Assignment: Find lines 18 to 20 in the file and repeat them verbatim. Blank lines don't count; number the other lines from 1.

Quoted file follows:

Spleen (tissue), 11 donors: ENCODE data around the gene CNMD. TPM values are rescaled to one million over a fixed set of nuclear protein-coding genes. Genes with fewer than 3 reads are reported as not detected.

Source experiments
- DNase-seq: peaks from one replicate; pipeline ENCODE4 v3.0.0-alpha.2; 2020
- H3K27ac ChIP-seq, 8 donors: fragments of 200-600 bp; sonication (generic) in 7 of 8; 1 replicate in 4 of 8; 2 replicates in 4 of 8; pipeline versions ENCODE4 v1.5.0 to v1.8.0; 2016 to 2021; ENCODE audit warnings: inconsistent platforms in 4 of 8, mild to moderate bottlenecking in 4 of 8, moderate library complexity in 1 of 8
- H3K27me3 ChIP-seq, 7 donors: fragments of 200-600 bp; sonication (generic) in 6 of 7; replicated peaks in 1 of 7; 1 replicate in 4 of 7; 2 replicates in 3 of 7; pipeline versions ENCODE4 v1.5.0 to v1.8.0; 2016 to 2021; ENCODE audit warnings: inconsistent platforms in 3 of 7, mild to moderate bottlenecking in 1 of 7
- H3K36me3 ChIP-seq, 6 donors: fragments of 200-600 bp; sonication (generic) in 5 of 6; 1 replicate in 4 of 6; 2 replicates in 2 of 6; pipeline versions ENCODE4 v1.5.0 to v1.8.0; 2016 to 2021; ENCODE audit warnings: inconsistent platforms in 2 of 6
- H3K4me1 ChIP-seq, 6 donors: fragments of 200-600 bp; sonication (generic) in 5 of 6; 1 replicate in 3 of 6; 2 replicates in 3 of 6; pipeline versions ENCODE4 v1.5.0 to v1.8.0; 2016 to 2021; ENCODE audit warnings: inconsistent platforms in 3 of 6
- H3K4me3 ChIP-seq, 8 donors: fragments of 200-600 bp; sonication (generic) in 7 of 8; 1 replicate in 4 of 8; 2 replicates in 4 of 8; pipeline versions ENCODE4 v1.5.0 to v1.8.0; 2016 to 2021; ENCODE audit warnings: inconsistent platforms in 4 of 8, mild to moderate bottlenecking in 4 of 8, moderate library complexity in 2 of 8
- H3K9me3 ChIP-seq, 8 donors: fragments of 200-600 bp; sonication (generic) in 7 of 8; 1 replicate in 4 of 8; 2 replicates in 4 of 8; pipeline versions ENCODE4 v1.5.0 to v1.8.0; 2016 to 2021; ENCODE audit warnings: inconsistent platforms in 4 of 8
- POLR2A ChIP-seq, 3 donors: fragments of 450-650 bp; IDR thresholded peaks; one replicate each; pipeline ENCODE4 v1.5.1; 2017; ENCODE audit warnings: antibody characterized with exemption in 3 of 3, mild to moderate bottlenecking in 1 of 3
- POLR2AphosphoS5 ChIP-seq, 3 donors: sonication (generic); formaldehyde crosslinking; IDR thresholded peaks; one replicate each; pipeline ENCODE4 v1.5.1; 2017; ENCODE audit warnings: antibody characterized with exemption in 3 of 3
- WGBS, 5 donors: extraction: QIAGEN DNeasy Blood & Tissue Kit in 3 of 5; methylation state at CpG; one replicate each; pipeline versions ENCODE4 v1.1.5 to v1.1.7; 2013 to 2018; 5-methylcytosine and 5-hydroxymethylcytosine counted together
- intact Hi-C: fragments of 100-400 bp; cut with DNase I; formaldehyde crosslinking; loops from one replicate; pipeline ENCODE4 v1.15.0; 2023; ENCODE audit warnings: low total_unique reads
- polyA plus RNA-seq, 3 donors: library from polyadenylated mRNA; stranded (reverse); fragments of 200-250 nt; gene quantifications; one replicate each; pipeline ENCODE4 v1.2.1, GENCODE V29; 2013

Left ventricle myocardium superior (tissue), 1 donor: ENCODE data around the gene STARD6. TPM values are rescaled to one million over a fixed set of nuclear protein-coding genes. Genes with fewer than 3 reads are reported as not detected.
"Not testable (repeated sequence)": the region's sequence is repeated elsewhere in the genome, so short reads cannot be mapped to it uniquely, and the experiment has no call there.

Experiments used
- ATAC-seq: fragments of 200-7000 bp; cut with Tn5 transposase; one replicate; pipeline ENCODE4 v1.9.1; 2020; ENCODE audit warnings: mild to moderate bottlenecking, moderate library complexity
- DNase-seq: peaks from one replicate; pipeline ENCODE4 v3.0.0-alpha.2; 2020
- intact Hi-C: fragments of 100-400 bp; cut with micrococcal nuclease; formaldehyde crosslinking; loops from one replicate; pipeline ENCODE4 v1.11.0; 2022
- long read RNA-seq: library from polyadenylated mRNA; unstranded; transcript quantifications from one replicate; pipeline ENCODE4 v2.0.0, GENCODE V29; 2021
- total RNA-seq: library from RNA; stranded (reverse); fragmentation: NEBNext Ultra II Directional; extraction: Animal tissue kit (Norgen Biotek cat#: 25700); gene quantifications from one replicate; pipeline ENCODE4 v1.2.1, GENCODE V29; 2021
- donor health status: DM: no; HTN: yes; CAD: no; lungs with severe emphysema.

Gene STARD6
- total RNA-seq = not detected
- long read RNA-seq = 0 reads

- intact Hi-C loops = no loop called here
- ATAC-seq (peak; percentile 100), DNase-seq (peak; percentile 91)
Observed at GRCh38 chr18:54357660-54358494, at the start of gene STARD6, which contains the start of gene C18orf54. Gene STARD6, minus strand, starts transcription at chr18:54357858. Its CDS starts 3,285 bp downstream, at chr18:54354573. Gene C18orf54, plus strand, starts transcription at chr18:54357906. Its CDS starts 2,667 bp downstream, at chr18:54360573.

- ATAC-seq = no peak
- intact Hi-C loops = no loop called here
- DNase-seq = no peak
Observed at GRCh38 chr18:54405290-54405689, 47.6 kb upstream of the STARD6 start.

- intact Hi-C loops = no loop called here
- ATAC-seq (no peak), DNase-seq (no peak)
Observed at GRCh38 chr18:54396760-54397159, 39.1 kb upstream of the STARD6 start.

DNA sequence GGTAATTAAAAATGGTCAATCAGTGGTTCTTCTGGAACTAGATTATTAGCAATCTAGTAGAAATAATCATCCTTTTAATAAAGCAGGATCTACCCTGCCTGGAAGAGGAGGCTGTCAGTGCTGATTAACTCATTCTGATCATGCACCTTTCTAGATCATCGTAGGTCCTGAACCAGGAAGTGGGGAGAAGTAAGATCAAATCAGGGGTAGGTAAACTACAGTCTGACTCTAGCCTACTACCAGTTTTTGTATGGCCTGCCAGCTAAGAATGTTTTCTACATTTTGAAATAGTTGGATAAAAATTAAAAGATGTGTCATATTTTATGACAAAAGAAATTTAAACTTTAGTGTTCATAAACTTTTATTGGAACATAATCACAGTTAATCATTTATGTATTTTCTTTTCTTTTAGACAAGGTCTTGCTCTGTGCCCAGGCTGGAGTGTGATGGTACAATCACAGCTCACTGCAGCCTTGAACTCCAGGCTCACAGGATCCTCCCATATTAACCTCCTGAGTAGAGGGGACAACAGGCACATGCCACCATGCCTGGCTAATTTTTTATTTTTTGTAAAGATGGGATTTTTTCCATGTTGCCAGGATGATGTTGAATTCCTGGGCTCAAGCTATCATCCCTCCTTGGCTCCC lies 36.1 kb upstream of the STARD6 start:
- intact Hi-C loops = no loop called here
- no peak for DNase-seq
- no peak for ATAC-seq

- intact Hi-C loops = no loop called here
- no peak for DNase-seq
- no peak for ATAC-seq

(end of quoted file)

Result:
- ATAC-seq: fragments of 200-7000 bp; cut with Tn5 transposase; one replicate; pipeline ENCODE4 v1.9.1; 2020; ENCODE audit warnings: mild to moderate bottlenecking, moderate library complexity
- DNase-seq: peaks from one replicate; pipeline ENCODE4 v3.0.0-alpha.2; 2020
- intact Hi-C: fragments of 100-400 bp; cut with micrococcal nuclease; formaldehyde crosslinking; loops from one replicate; pipeline ENCODE4 v1.11.0; 2022